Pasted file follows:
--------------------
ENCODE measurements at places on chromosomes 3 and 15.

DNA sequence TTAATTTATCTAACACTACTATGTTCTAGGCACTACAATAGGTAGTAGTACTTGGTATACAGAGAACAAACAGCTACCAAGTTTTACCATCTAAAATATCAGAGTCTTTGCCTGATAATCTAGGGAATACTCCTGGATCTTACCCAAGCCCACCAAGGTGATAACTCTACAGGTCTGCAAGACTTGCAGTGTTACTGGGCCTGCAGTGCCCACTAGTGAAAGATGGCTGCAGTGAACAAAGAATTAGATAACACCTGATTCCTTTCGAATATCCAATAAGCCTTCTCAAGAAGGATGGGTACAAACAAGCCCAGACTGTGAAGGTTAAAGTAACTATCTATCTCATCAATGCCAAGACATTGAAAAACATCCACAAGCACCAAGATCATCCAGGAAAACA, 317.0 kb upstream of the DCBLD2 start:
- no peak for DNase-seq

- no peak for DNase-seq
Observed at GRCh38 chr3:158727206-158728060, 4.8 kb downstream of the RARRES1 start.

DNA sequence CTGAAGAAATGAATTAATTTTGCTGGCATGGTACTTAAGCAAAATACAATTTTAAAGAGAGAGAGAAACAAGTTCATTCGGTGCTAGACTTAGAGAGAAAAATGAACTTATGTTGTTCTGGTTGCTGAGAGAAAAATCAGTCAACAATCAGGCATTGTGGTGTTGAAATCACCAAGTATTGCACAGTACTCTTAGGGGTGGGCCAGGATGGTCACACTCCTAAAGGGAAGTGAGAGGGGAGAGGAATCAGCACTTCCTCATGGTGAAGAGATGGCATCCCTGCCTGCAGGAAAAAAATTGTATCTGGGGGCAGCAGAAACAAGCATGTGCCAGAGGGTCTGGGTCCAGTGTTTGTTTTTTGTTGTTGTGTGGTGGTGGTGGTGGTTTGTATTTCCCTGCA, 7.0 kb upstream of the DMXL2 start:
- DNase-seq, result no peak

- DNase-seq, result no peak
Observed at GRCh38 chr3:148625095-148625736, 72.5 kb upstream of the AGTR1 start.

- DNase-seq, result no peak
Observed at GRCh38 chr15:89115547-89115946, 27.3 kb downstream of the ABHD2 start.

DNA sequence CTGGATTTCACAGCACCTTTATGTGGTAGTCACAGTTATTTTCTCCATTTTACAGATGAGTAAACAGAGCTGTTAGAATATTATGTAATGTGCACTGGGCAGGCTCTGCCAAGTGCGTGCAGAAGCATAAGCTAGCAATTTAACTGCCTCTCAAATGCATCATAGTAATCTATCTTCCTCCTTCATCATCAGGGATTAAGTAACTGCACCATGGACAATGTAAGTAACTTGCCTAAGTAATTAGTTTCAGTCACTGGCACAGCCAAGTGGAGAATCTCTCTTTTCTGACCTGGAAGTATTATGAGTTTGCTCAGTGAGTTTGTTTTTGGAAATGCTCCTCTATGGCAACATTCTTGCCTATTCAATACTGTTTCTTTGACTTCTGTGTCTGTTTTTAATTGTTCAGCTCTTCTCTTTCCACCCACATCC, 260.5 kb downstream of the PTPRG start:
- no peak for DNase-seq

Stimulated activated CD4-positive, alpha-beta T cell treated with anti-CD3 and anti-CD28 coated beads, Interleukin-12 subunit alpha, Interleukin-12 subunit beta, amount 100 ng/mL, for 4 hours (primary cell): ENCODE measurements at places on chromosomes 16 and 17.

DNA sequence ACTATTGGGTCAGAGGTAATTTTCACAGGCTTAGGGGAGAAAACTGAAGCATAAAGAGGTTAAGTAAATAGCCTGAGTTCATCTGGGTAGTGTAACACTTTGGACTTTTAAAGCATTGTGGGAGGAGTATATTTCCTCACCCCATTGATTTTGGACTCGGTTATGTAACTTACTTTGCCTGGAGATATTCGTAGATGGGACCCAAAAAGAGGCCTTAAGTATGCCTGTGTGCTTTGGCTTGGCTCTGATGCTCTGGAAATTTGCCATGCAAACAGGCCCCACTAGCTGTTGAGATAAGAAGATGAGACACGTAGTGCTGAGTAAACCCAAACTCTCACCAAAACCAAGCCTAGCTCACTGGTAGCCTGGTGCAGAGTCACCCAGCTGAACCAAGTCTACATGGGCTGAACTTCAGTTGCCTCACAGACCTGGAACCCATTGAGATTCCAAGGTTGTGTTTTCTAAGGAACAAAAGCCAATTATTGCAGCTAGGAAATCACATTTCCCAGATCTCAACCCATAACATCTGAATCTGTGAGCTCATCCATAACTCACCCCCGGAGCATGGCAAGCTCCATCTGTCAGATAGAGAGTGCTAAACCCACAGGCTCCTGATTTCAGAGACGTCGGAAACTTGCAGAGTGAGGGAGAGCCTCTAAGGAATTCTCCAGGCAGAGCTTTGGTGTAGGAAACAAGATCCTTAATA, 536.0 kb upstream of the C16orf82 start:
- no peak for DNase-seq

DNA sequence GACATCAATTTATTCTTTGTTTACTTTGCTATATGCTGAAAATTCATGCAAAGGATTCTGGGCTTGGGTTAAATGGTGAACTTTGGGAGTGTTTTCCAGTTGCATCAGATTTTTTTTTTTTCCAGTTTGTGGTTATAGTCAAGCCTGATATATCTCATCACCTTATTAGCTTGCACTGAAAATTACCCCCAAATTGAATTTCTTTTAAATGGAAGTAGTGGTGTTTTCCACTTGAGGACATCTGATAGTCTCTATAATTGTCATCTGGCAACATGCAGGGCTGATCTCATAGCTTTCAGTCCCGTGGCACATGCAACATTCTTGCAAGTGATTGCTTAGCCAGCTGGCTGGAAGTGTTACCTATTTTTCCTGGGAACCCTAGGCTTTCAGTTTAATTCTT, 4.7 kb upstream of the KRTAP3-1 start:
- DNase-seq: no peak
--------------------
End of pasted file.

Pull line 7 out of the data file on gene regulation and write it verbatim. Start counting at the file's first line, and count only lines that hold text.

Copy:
- DNase-seq, result no peak